q_tx[incorrect] = F - p - F^n / (F - p)^(n-1)

Actually, as p approaches F from below, q_tx[incorrect] approaches infinite, due to the asymptotic nature of the rational term in the RHS. Roughly speaking, with CPMM, p = F in the scenario of extracting funds from a CPMM with even odds.

The product( (q_inv - p) over all unknown outcomes ) in the CPMM expression actually causes something interesting to happen with the CPMM: the most that can be extracted is the same as the smallest q_inv out of unknown outcomes.

Contrast this with the LMSR, where the most that can be extracted depends on the sum of the estimated odds of the unknown outcomes (or one minus the estimated odds of the the incorrect one).

One example of a difference this makes is that in a CPMM where the odds are 10:10:80 you can extract substantially less than in a CPMM where the odds are 10:45:45, whereas in an LMSR where the odds are 10:10:80, you can extract the same amount as an LMSR where the odds are 10:45:45.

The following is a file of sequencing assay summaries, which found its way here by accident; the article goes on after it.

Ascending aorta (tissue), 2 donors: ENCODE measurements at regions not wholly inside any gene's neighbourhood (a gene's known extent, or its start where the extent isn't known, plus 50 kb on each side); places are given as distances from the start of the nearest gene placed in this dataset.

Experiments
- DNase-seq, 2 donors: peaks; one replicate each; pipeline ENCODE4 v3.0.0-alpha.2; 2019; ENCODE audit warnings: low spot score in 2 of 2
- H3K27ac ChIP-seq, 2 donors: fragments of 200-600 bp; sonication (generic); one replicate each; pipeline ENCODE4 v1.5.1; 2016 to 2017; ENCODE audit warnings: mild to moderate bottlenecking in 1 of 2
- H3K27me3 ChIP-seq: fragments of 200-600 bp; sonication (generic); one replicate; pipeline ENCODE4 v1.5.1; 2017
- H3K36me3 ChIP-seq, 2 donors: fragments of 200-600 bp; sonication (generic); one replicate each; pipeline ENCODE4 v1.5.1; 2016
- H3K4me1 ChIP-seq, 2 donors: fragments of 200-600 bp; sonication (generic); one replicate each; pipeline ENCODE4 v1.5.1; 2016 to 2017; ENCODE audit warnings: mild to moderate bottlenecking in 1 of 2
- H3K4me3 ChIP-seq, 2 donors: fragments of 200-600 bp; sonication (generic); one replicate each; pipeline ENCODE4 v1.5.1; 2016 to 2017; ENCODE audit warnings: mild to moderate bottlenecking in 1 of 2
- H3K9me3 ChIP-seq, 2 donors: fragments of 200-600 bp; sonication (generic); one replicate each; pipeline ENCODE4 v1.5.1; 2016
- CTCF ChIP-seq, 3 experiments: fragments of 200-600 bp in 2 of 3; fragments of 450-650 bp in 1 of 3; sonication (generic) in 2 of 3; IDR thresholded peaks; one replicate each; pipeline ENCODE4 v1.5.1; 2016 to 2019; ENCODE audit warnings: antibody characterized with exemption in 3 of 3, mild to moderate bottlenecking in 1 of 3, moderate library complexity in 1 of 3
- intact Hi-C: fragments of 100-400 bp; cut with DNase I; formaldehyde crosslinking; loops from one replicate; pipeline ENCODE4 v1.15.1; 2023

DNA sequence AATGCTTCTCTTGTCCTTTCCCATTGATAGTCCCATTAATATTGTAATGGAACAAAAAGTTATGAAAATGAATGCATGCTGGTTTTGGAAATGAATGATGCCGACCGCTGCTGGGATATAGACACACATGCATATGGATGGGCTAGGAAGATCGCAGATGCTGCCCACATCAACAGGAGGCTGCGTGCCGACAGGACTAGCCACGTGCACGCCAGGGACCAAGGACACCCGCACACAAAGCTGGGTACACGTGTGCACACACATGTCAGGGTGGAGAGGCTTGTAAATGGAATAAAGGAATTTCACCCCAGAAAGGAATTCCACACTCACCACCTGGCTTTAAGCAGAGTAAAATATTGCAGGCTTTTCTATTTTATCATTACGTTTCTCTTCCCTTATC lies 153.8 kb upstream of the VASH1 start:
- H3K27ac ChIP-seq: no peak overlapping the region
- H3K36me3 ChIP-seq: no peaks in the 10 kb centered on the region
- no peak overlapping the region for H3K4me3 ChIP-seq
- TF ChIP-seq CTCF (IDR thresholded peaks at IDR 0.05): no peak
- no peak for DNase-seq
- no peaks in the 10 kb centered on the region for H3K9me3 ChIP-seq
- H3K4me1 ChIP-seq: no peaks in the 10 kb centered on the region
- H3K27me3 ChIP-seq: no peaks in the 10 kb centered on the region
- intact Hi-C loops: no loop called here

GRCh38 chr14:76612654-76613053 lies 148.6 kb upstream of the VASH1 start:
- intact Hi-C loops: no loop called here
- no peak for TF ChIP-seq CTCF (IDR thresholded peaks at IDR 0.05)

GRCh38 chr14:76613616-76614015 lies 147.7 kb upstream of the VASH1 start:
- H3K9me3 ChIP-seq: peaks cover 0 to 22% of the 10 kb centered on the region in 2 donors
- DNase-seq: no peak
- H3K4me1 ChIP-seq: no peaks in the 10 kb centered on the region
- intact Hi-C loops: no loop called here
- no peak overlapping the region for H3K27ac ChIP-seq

• LMSR with one known incorrect outcome, can extract p = -F * log_n( P*(unknown) )
  • CPMM with one known incorrect outcome, can extract p = min( q_inv for all unknown outcomes )

@alanlu to be honest, I can am not sure I can follow fully.

My argument is very simple: CPMM holds quantities of outcome tokens in a way that the product is constant:
e.g an event with 4 outcomes could be:
1000 * 1000 * 1000 * 1000 = 1,000,000,000,000
Now - if you know that one outcome will not happen (and you would have unlimited capital) you can drain basically everything to e.g.:
1,000,000,000,000 * 1 * 1 * 1 = 1,000,000,000,000

In this case it certainly took you a lot of capital but from the remaining 3 outcomes (where one of them will actually lead to a payout) you drained 99.9% of them. It is a capital intense process - if in this case the shares are $ denominated you needed to spend $100,000,000,000 (-$1000) to drain $999

So even to drain $900 you would still need $1,000,000 (-$1000)
1,000,000 * 100 * 100 * 100 = 1,000,000,000,000

So practically speaking the problem might not be too severe. But I still claim:

“With unlimited capital you can drain all funding risk free as soon as one outcome is known to be not correct”

Because you can replace to funding of the market maker as much as you want (have the capital) with only the loosing outcome share tokens and drain all the potential winners.